• A full containment propane storage tank with approximately 100,000 m3 capacity.
  • Jetty and docking facilities with turning basin for the loading of LNG carriers and unloading of propane ships to storage.
  • A material offloading facility (MOF) for ferry transportation and construction material receiving.
  • Associated onshore mainland facilities.
  • Utility requirements to support the LNG Facility.

Swing Basin and Channel: comprising the development of the following:

  • MOF Channel - a temporary access channel to the MOF for vessel access during construction of the Project.
  • Curtis Spur Channel consisting of Berth Pocket, Swing Basin, Connecting Channel and upgrade of existing port channels.
  • Consideration of the range of options for disposal or use of dredge material from dredging activities undertaken for the above.

Shipping Operations: regular transit of LNG tankers and, potentially, infrequent transit of ships carrying propane to the LNG Facility for the ‘spiking’ of LNG. Shipping operations will involve three stages: firstly, loading LNG/unloading propane at the marine jetty; secondly, transit of ships through Gladstone Harbour; and thirdly, transit of ships through the Great Barrier Reef Marine Park to open ocean.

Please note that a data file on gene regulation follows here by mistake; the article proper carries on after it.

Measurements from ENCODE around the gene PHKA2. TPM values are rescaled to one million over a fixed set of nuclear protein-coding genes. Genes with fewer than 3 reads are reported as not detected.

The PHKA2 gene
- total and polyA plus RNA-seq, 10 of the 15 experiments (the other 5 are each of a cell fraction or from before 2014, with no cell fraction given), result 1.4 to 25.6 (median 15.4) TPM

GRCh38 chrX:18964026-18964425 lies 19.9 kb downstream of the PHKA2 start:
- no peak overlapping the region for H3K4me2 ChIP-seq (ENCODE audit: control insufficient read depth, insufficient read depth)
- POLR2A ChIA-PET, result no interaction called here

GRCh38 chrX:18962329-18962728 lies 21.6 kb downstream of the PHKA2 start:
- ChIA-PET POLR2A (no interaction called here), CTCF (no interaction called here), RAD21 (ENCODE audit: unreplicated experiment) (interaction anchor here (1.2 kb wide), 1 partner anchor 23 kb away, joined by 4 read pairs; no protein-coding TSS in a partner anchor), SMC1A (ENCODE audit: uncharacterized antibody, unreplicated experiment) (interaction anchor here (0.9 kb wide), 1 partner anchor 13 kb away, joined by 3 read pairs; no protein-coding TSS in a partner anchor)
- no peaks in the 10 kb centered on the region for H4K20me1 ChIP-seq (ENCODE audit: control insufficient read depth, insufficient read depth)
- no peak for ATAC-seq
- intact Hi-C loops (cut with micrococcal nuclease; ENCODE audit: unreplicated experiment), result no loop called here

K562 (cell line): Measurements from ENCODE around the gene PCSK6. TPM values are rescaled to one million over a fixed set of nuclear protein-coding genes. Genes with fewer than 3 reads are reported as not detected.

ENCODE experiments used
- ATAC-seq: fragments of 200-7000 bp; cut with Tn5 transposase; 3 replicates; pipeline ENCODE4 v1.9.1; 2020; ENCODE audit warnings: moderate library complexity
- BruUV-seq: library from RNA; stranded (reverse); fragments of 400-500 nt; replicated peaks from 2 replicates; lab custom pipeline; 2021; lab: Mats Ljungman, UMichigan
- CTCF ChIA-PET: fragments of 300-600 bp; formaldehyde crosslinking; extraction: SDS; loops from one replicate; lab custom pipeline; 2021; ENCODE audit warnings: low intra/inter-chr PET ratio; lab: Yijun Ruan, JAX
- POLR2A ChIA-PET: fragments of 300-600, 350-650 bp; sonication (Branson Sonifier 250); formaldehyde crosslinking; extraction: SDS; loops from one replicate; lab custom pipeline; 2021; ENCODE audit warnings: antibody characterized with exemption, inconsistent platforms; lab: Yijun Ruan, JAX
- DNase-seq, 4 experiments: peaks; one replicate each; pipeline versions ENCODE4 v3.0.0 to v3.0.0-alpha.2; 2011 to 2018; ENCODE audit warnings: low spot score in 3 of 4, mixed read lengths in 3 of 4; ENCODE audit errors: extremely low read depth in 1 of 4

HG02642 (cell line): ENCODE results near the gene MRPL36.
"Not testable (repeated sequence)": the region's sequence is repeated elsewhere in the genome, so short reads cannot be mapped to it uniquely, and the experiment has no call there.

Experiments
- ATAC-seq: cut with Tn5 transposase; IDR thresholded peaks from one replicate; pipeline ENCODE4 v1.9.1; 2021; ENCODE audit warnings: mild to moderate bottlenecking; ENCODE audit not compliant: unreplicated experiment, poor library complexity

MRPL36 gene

Greenhouse gases. As part of the required Environmental Impact Statement, QGC calculated greenhouse gas emissions resulting from the construction and operation of the QCLNG project. Emissions were calculated using the default emissions factors provided in the National Greenhouse and Energy Reporting System (NGERS), developed and endorsed by the Australian Government.

Over the operational life of the project, QGC calculated total project GHG emissions of 94,972,214 tCO2-e—the majority of that (51,900,601 tCO2-e) resulting from the liquefaction plant. The majority of remaining emissions result from compression and processing at the FCSs and CPPs in the Gas Field Component area.

The project design is employing advanced and more efficient technology, including aero-derivative gas turbines in the LNG Facility. This resulted in a 27% reduction in greenhouse gas-emissions intensity from concept to current design as presented in the Environmental Impact Statement (EIS).

As a result, the LNG facility will be one of the more emissions efficient of its kind, QGC said.